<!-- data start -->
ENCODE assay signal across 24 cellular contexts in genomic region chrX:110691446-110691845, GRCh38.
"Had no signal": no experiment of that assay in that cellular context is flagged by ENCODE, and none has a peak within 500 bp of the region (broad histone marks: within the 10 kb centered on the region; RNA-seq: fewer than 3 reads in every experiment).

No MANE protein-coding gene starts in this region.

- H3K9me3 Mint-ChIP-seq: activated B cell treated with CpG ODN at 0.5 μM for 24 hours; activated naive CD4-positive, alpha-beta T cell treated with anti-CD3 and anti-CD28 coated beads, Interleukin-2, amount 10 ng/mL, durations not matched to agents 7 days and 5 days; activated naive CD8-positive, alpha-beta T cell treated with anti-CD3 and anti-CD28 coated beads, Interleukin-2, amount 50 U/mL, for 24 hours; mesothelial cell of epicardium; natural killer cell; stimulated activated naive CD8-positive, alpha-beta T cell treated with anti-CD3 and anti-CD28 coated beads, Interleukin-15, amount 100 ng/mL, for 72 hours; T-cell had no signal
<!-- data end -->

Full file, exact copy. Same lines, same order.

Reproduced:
ENCODE assay signal across 24 cellular contexts in genomic region chrX:110691446-110691845, GRCh38.
"Had no signal": no experiment of that assay in that cellular context is flagged by ENCODE, and none has a peak within 500 bp of the region (broad histone marks: within the 10 kb centered on the region; RNA-seq: fewer than 3 reads in every experiment).

No MANE protein-coding gene starts in this region.

- H3K9me3 Mint-ChIP-seq: activated B cell treated with CpG ODN at 0.5 μM for 24 hours; activated naive CD4-positive, alpha-beta T cell treated with anti-CD3 and anti-CD28 coated beads, Interleukin-2, amount 10 ng/mL, durations not matched to agents 7 days and 5 days; activated naive CD8-positive, alpha-beta T cell treated with anti-CD3 and anti-CD28 coated beads, Interleukin-2, amount 50 U/mL, for 24 hours; mesothelial cell of epicardium; natural killer cell; stimulated activated naive CD8-positive, alpha-beta T cell treated with anti-CD3 and anti-CD28 coated beads, Interleukin-15, amount 100 ng/mL, for 72 hours; T-cell had no signal